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Nitrous Oxide: How Does it Work?

Tons of people experience anxiety when it comes to dental appointments. That’s totally fair — after all, you are trusting someone else to expertly wield various tools in and around one of your body’s most sensitive areas.

Nitrous Oxide (N2O), also called laughing gas, is often effective in many of these situations.

In this post, we’ll look further at nitrous oxide and how it works.

What is Nitrous Oxide?

Nitrous oxide — commonly known as laughing gas — is a colorless and odorless gas. It is used as a mild sedative for a variety of dental procedures. 

Dental professionals often employ this substance during dental procedures in which the patient may ordinarily experience pain, discomfort, or anxiety regarding the procedure. 

How Nitrous Oxide Affects the Body

Contrary to its nickname, laughing gas doesn’t inherently make you laugh. Instead, it relaxed your nervous system to help reduce that anxiety that often comes with dental work. The “laughing” part comes in because the gas can create a feeling of euphoria and relaxation, leading you to experience more joyful emotions.

Since this substance relaxed your nervous system, your limbs may also grow to feel heavier. You might also feel slightly light-headed after a few minutes of inhaling the gas.

How Nitrous Oxide is Used

If undergoing a procedure where laughing gas will be used, the dentist will secure a small mask over your nose. This mask is connected to a device that mixes the right amount of laughing gas and oxygen to help sedate you without exceedingly healthy levels of laughing gas.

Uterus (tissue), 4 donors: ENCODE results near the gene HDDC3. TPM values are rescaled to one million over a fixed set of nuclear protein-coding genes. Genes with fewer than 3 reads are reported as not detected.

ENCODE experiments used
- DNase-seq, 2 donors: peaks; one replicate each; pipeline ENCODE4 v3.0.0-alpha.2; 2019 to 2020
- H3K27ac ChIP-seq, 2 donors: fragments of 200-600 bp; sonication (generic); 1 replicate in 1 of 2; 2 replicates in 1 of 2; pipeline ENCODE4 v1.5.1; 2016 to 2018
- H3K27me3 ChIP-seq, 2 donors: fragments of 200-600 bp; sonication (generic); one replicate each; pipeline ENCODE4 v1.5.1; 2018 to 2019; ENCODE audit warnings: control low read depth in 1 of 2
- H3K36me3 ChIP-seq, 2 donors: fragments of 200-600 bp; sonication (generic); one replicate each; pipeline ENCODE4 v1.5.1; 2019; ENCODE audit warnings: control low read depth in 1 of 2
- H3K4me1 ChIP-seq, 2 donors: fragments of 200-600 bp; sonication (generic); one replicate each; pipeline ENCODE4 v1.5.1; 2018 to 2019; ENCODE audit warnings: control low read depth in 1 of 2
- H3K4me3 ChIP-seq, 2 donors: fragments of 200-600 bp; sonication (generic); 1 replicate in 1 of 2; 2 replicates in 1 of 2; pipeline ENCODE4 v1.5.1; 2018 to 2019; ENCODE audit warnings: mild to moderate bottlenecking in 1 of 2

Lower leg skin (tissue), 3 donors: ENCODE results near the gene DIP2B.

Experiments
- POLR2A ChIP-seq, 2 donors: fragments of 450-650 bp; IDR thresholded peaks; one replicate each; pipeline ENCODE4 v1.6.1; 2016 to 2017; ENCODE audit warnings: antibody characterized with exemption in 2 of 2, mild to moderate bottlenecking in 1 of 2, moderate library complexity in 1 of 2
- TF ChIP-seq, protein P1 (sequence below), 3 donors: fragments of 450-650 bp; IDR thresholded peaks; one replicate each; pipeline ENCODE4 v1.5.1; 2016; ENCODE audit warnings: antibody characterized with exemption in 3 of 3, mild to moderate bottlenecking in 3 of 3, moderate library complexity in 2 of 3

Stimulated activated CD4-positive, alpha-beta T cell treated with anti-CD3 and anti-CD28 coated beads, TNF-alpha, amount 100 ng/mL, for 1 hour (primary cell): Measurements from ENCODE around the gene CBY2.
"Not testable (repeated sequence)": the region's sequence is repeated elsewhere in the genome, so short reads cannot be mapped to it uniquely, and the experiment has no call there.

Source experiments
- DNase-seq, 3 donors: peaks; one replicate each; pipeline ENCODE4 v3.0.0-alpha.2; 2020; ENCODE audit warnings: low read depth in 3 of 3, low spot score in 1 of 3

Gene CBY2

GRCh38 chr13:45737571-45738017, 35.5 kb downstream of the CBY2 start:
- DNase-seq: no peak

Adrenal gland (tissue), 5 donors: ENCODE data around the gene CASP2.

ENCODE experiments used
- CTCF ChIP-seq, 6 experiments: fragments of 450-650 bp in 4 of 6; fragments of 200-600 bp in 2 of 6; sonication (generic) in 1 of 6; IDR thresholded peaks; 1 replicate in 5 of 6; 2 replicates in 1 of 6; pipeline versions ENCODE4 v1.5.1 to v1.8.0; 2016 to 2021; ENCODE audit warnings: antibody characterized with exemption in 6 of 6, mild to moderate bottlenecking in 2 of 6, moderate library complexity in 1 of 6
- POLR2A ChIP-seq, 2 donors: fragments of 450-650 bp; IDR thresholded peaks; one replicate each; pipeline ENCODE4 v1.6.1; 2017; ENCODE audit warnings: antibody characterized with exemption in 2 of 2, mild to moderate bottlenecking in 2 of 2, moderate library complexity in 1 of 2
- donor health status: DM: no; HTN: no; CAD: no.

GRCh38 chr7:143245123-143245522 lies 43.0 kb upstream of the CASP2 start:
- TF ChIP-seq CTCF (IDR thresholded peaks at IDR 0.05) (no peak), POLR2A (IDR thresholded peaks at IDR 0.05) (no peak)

Once the mask is over your nose, the dentist will have you breathe normally.

The dentist gives the laughing gas a few minutes to take effect before beginning any procedure, as it does not take effect right away.

Procedures Where Nitrous Oxide May Be Used

In general, laughing gas is used in the following situations:

  • Calming anxious or uncooperative patients
  • Helping to reduce a sensitive gag reflex
  • Drawing the patient’s focus away from areas of discomfort during certain procedures
  • Patients with special healthcare needs
  • Patients who don’t respond to local anesthesia
  • Younger patients undergoing longer procedures

In general, the American Association of Pediatric Dentistry considers laughing gas safe for children undergoing procedures.

As for actual procedures, common procedures the gas is used for include scaling and root planing, tooth removal, root canals:

  • Scaling/root planing
  • Tooth extraction
  • Root canals
  • Fillings
  • Crowns

Are you looking for the best dentists in Philadelphia? Look no further than Absolute Smile. Our professionals take great care to ensure your teeth and mouth are clean and healthy and to create a treatment plan for any issues you may come across. Contact us today to schedule your appointment — all new patients get a free consultation!

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